The National Teaching & Learning Forum
Online ISSN: 2166-3327
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James Rhem, Executive Editor
Having felt a passion for teaching for as long as he can remember, James Rhem, creator and executive editor of The National Teaching & Learning Forum, describes teaching and learning as sacramental acts. He was pursuing post-doctoral studies when the opportunity to have a wider influence on the teaching community opened and he began creating publications on teaching for higher education. After founding four newsletters, including the popular Teaching Professor, he founded The National Teaching & Learning Forum in 1990. Rhem is also active as a speaker, offering a humanities perspectives on teaching.
Editor's Note, Volume 23 Number 2
James Rhem, Executive Editor:
Learning begins with careful observation. But even such a basic truth offers only the beginning of understanding. What constitutes “care” and what “observation”? Where do ideas, presumptions, and hypotheses—phenomena that influence what and how we see as well as what we look for—come into play? Way back in 1999 (NTLF, V8N2) we wrote about the “Pygmalion phenomenon” and how our presumptions about students influence how they do in class. Bright students, whom teachers have been mistakenly led to believe to be mediocre, end up doing poorly. It’s frightening to realize how powerfully our presumptions affect our perceptions, or to put it another way, how they corrupt our efforts at careful observation, and thus end up skewing our learning toward mistake and prejudice. There’s no escaping the danger, but a fuller, more conscious embrace of what we know about the phenomenology of our consciousness offers a better path toward more honest teaching and better research into teaching and learning. This issue’s lead article explores that better path in dialogue with James Morley, professor of clinical psychology at Ramapo College. A phenomenological method, says Morley, ends up offering a sound pedagogy grounded in careful observation.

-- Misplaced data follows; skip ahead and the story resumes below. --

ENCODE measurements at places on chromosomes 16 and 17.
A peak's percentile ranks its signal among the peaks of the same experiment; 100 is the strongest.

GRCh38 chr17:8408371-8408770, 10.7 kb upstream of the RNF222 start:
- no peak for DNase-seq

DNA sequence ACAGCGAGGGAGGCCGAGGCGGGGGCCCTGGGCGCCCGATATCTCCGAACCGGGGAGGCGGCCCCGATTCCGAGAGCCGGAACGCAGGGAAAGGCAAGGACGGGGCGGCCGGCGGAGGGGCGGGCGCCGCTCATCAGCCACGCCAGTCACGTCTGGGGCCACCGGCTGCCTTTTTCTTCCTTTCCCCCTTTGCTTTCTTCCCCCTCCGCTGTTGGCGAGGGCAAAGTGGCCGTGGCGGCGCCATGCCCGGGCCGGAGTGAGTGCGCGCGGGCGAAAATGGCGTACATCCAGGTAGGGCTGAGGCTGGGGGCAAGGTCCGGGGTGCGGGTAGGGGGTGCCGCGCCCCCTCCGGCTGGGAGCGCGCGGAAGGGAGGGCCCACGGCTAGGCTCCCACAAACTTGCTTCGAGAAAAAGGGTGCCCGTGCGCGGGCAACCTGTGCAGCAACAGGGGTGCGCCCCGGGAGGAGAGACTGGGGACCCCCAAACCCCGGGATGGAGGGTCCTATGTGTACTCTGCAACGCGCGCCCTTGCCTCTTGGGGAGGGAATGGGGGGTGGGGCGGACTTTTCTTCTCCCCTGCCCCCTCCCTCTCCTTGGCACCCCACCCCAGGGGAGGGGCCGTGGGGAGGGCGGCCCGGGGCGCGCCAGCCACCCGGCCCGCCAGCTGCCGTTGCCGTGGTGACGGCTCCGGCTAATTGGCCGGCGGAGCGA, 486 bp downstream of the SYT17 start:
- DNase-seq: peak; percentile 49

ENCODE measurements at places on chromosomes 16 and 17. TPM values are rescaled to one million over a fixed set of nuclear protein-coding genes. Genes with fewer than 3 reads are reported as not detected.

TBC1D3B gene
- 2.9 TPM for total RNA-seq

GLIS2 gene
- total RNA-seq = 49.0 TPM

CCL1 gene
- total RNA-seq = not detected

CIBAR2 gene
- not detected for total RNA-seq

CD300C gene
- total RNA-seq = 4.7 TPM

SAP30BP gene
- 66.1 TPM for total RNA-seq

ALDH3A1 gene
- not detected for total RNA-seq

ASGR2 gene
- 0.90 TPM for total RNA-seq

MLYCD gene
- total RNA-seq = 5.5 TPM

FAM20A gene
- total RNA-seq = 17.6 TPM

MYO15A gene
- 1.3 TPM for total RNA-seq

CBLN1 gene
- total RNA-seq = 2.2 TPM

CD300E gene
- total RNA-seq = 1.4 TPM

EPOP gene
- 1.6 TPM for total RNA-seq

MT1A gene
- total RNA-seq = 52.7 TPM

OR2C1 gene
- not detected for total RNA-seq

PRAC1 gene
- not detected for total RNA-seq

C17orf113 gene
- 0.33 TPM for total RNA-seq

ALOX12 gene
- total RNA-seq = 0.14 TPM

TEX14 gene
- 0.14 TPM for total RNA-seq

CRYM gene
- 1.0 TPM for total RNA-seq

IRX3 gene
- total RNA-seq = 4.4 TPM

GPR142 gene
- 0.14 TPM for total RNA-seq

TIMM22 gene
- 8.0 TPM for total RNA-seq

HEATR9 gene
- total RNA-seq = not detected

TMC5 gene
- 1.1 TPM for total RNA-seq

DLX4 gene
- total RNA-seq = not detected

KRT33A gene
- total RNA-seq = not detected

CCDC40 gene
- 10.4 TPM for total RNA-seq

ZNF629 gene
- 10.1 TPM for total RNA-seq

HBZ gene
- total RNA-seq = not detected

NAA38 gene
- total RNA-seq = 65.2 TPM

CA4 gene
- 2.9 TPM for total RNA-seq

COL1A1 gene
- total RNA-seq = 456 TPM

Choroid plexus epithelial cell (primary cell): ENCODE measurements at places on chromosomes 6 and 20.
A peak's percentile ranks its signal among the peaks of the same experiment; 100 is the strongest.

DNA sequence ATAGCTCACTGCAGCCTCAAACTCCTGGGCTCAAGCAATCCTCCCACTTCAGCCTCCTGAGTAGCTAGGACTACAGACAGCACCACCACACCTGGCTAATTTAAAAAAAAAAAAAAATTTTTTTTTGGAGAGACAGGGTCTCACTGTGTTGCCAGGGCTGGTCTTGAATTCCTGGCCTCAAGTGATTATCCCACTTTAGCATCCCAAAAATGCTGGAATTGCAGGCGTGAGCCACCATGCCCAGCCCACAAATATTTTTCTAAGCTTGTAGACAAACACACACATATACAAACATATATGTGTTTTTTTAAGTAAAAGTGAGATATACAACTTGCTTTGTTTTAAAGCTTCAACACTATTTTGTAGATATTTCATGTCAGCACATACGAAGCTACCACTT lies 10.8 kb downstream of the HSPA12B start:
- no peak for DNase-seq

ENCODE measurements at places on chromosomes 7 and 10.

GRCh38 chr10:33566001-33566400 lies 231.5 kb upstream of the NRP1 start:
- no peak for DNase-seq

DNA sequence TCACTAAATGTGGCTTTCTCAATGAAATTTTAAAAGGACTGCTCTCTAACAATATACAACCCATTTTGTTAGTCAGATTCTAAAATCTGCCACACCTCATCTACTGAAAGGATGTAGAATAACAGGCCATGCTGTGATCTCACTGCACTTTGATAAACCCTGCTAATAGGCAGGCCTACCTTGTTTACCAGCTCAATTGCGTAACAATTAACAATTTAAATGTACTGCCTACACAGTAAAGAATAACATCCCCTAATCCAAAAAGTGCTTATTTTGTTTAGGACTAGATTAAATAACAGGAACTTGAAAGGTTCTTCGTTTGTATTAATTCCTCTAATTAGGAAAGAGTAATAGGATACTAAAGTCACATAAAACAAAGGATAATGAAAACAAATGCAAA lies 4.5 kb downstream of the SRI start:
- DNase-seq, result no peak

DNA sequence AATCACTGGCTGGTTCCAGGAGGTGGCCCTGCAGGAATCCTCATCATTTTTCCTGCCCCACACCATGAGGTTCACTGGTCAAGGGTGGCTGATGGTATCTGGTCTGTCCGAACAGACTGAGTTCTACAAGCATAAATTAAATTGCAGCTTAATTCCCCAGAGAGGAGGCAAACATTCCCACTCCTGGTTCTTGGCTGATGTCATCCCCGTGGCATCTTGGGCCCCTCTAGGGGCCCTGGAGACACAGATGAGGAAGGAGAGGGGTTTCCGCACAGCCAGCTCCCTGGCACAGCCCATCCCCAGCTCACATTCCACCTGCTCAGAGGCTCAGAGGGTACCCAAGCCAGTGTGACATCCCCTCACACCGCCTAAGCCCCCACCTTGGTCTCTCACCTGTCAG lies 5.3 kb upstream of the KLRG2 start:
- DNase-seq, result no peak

Perhaps careful observation of our consciousness—how we actually think—may offer the way out of the traps of partial understanding we’ve built along the way in the long history of learning. That’s the hopeful prospect underlying Ed Nuhfer’s DEVELOPER’S DIARY. For some time, Ed’s been expanding on the concept of “metadisciplinary” learning. By that he means distilling the overarching patterns of knowing in science, the humanities and technology and finding ways to teach—that is to say, inculcate a conscious grasp of—those patterns in students. With this edition, Ed explores the development of a metacognitive approach to doing just that. We hear a lot about teaching critical thinking, teaching students how to think, how to develop various mental skills. As Ed sees it, all of that falls within a metacognitive awareness and understanding of consciousness, and ought to guide everything from lesson plans to the design of a general education curriculum.
While Ed draws the big conceptual picture, this issue’s CREATIVITY CAFÉ by the Sweet, Blythe, Carpenter team outlines very practical means of getting a grip both on individual and collective consciousness. Brainstorming has been sometimes misunderstood as a free-for-all in which an undisciplined storm of ideas rages until some thunderbolt of insight clears the air. Not so, say the Kentucky trio. Research shows that productive brainstorming accepts rules and limits and ends up producing more and better ideas. Just as James Morley says in discussing phenomenology, “strong fences make good neighbors.”
And we do have neighbors. Descartes proved his existence by recognizing that he thought cogito ergo sum, but he had to quickly realize he wasn’t alone. We live surrounded by others. We learn from their thinking as often as we are frustrated by it; hence the growing importance of groups and group work in teaching. Gleb Tsipursky, who teaches history at Ohio State University, has found an innovative way of utilizing both the group and new digital technologies to give students the important learning experience of the traditional research paper while also creating a lasting resource for other teachers and the public at large. The benefits of Tsipursky’s approach are almost too many to count. Students learn team-building, research and writing skills and much else as well.
But in the end, however important the group may be to learning and the formation of understanding, there’s no escaping the role of individual responsibility. Marilla Svinicki’s AD REM … takes up this issue, questioning the role of learning management systems in reminding students to do their homework.